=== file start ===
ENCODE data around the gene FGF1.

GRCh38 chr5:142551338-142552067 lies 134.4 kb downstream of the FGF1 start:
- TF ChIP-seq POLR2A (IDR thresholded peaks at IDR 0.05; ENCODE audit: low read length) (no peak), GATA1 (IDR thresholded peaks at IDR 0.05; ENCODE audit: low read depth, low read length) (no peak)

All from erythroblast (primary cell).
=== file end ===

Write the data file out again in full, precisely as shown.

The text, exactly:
ENCODE data around the gene FGF1.

GRCh38 chr5:142551338-142552067 lies 134.4 kb downstream of the FGF1 start:
- TF ChIP-seq POLR2A (IDR thresholded peaks at IDR 0.05; ENCODE audit: low read length) (no peak), GATA1 (IDR thresholded peaks at IDR 0.05; ENCODE audit: low read depth, low read length) (no peak)

All from erythroblast (primary cell).